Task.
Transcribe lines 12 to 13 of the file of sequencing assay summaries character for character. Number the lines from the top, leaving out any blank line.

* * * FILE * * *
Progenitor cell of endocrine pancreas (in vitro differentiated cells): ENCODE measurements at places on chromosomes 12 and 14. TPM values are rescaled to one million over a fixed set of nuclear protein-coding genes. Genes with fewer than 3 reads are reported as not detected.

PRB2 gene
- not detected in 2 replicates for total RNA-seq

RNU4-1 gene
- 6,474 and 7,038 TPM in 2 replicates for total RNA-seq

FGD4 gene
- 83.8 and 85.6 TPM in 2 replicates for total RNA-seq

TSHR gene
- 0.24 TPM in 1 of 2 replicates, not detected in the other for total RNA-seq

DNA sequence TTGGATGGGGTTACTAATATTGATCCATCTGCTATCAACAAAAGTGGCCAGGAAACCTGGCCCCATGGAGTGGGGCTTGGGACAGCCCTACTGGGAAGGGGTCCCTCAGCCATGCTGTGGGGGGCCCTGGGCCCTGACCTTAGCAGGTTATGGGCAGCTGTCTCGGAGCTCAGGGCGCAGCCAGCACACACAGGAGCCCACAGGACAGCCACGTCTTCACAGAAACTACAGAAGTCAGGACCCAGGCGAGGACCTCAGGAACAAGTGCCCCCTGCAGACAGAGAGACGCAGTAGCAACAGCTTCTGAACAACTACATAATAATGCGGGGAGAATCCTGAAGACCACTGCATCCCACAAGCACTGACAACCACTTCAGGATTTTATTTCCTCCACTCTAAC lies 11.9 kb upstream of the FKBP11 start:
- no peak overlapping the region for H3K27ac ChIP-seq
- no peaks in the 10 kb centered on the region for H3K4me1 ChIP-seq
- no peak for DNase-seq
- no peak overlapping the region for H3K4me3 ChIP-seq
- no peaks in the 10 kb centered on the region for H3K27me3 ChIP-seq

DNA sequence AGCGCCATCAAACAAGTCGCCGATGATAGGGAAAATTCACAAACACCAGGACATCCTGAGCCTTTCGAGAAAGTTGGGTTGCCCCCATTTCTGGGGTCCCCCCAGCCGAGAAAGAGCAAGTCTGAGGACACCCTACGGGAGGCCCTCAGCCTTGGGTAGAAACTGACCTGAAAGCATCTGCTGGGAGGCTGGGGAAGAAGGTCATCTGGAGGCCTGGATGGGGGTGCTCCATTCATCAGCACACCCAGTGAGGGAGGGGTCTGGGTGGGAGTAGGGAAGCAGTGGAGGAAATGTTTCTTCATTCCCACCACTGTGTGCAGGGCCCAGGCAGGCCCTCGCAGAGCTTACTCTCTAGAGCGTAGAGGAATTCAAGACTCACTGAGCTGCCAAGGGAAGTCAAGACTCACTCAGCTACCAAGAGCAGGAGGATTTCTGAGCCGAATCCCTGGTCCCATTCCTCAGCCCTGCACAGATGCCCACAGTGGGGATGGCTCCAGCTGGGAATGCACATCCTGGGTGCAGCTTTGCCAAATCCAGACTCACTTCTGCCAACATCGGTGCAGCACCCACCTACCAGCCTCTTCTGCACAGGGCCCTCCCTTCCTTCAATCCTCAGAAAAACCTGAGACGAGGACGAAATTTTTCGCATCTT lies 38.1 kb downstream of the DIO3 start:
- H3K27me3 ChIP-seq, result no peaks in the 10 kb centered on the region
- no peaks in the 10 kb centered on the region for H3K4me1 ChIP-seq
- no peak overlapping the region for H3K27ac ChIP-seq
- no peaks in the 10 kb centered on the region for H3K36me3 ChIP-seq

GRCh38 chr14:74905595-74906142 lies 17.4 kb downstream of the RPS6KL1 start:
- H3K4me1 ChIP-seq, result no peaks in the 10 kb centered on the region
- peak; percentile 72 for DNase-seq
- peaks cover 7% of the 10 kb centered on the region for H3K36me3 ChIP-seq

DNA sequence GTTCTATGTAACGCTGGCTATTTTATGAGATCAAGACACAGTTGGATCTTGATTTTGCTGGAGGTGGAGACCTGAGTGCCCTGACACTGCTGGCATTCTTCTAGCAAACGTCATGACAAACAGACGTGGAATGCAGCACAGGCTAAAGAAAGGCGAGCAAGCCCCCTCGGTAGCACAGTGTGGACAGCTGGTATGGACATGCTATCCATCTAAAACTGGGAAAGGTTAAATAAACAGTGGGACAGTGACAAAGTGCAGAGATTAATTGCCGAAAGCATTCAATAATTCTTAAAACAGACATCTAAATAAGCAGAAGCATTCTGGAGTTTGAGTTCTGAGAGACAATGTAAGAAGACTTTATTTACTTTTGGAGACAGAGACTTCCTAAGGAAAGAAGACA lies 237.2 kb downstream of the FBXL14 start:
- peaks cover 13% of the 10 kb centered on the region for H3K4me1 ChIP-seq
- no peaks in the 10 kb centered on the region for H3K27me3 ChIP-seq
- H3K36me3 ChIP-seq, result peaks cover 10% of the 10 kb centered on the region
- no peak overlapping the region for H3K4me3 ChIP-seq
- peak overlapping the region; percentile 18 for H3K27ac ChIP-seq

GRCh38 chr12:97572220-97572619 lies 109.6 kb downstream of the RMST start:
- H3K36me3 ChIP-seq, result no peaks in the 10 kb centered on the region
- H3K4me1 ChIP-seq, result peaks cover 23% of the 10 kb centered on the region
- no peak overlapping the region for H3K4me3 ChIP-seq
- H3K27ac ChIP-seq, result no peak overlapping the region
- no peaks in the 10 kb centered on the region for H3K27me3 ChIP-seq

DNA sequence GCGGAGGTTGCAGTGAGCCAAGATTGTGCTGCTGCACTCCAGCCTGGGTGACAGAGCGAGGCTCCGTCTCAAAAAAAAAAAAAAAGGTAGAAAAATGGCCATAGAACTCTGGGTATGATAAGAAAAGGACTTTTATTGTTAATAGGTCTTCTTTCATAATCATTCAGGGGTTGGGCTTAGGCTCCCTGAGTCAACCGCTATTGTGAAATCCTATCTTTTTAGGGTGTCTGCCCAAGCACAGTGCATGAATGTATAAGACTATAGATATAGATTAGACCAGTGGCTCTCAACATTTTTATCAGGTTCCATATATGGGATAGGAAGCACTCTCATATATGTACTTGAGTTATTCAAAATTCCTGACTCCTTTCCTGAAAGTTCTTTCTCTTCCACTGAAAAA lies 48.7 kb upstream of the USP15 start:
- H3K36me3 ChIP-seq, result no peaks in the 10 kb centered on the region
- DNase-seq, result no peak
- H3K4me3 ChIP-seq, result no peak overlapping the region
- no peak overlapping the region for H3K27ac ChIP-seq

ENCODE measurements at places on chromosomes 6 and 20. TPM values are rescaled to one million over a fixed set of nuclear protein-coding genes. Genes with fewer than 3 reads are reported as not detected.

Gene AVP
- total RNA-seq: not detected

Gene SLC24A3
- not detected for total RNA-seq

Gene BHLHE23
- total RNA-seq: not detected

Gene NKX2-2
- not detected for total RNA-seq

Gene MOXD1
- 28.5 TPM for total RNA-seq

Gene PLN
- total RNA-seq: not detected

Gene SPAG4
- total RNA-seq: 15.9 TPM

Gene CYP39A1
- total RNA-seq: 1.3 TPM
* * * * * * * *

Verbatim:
- no peaks in the 10 kb centered on the region for H3K4me1 ChIP-seq
- no peak for DNase-seq